Philadelphia Folklore Project

Updated
1 Dec 2016

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Elaine Hoffman Watts in concert. Photo by James Wasserman.

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Liberian Women's Chorus for Change: Fatu Gayflor, Marie Nyenabo, Zaye Tete, and Tokay Tomah, 2013. Photo by Anna Mulé, courtesy of the Philadelphia Folklore Project.

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Participants at a Philadelphia Folklore Project tatreez workshop, in conjunction with the exhibition Tatreez: Needlework of Palestinian women from Philadelphia, curated by Nehad Khader. Photo courtesy of the Philadelphia Folklore Project.

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Palestinian needlework (tatreez) artists Wafai Dias, Maisaloon Dias, Alia Sheikh-Yousef, and Nehad Khader look at work. Tatreez patterns from women’s home villages, now occupied or destroyed, are assertions of Palestinian history. From the exhibition Tatreez: Needlework of Palestinian women from Philadelphia, curated by Nehad Khader. Photo courtesy of the Philadelphia Folklore Project.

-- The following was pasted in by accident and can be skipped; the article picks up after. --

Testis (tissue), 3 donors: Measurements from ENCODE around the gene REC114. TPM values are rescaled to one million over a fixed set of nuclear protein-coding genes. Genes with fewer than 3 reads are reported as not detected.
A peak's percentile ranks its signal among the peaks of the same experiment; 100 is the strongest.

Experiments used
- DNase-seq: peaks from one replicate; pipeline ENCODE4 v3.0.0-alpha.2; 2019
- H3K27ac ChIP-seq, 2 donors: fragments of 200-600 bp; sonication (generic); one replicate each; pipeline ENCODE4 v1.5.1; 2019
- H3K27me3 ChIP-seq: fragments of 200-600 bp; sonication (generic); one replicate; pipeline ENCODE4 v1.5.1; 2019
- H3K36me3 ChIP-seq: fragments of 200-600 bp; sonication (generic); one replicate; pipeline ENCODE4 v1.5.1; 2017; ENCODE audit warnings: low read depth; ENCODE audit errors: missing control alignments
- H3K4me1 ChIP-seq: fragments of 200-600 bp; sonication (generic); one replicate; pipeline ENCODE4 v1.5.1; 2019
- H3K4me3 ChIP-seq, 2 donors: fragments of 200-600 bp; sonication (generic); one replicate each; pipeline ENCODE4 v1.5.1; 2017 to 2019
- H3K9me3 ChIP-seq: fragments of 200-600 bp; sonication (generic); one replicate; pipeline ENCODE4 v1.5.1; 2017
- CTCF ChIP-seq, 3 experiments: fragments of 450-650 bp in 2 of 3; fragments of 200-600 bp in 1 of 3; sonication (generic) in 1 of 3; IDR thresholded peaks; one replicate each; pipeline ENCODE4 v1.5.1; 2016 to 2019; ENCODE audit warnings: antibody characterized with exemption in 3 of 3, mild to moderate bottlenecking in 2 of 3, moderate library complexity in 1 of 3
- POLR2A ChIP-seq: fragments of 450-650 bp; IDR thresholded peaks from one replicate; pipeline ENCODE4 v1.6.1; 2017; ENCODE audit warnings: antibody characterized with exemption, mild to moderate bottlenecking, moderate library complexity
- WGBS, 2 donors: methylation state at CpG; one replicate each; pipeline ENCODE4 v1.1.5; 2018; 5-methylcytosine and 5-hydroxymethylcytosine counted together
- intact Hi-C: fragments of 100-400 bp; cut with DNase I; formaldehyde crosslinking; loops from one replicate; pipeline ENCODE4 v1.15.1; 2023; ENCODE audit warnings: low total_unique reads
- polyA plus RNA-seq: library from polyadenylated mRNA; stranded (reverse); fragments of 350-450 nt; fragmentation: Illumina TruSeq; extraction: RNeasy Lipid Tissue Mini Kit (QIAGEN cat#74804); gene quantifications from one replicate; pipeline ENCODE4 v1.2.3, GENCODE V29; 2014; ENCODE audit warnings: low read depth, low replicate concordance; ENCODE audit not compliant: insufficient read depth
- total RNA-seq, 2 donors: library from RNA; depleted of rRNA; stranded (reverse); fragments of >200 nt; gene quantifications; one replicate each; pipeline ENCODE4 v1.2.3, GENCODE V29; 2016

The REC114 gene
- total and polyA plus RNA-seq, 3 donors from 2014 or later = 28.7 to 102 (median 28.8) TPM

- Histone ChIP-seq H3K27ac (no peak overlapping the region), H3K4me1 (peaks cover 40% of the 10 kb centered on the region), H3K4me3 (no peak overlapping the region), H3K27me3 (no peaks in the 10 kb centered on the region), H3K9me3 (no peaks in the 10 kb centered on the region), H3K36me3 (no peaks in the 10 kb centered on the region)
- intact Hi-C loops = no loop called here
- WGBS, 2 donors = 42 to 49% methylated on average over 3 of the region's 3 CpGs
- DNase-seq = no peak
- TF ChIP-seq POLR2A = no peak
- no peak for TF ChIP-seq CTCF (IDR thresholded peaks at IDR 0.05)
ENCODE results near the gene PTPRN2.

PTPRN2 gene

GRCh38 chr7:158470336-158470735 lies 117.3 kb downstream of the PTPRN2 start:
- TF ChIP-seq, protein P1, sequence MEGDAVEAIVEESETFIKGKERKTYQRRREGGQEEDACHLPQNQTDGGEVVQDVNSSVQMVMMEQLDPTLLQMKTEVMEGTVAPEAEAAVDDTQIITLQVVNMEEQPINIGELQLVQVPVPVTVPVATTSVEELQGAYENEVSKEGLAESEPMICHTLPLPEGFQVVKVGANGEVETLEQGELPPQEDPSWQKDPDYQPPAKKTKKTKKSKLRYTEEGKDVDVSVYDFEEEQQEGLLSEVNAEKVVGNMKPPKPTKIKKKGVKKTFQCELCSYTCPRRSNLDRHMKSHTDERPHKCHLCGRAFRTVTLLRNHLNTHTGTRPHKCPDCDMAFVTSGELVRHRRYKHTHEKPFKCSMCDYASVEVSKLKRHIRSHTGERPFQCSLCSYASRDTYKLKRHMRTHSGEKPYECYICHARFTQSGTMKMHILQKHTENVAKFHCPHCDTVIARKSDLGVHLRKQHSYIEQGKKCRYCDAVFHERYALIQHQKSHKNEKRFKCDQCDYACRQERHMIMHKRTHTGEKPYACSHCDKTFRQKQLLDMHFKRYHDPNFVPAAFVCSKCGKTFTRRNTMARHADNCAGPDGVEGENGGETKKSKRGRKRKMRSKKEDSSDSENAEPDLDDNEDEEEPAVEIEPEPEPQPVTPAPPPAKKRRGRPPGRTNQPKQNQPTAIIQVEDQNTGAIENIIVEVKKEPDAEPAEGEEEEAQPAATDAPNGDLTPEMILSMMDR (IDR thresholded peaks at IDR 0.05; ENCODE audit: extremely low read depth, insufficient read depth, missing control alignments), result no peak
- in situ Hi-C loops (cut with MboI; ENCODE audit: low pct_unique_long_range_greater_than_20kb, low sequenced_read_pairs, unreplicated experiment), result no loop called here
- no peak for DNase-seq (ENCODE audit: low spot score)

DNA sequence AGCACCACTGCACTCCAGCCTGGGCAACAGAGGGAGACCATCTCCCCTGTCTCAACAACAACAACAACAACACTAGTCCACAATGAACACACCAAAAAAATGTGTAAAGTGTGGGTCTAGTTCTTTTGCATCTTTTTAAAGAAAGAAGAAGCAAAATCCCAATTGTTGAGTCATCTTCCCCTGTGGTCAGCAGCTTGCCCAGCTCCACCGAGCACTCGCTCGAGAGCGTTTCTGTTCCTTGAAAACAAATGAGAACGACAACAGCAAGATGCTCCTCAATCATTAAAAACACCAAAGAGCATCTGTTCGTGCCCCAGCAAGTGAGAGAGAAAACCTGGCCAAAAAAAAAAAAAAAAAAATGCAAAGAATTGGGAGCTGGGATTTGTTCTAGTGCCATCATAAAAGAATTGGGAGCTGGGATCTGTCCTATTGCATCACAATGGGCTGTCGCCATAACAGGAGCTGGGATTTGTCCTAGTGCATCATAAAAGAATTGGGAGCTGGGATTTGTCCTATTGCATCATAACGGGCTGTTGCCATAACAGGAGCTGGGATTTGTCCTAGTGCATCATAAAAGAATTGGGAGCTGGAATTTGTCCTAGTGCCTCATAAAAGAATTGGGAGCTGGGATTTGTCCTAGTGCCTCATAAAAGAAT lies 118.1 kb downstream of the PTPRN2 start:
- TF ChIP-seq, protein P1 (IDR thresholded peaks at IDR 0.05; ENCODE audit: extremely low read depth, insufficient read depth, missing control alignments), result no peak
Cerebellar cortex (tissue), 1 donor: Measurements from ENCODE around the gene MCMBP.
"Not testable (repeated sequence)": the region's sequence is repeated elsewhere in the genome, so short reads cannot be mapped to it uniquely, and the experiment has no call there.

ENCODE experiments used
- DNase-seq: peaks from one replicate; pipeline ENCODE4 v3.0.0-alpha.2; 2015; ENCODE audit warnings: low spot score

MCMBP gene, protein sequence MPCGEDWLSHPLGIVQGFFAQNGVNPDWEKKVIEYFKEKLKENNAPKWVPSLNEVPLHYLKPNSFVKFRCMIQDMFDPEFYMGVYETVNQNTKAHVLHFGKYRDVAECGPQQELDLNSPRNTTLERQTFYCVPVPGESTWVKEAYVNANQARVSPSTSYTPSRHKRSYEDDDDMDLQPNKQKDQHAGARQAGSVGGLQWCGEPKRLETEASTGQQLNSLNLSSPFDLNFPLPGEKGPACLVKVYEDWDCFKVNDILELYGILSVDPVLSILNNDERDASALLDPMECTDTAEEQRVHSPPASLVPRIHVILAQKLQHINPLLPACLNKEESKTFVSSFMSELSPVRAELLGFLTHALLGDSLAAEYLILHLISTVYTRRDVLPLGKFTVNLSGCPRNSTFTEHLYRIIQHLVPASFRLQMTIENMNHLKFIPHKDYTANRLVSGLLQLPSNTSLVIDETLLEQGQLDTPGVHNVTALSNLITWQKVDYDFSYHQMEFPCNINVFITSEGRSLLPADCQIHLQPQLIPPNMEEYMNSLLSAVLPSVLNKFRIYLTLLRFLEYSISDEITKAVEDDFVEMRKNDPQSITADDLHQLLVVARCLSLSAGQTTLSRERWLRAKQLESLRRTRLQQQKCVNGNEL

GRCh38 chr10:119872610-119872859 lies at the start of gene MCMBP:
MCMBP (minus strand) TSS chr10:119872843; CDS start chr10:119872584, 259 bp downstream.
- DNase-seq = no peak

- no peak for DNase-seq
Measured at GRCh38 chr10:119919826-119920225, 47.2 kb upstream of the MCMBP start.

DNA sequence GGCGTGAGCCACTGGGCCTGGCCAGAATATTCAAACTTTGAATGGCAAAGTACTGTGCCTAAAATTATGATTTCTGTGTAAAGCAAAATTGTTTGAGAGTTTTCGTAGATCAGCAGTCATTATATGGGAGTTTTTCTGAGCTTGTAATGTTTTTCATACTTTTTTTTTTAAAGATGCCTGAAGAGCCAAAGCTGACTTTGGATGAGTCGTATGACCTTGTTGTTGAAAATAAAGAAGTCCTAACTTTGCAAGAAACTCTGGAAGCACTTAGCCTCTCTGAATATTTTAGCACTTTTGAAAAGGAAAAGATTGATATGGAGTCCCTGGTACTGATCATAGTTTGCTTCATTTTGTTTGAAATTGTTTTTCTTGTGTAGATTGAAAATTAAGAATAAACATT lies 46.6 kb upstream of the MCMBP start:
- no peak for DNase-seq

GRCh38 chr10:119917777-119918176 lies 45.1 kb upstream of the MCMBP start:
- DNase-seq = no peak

Since its founding in 1987, Philadelphia Folklore Project has documented, supported, and presented Philadelphia-area folk arts and culture to sustain living cultural heritage in communities. Annually, the Folklore Project offers exhibitions, concerts, and workshops to artists and communities. The organization conducts ongoing field research into community-based local arts, history, and culture, and preserves a record of Philadelphia's folklife in its archive. Projects that Center funding has supported include Dance Happens Here, which presented dancers who share their cultural lineage through movement; a community documentation training program; and the development of the Liberian Women’s Chorus for Change, which addresses urgent issues of violence against women in Philadelphia’s growing Liberian community through performances. In 2017, the Folklore Project received Center funding to present Women of New Klezmer, a concert of new compositions, written and performed by three generations of women who bring contemporary meaning to klezmer music.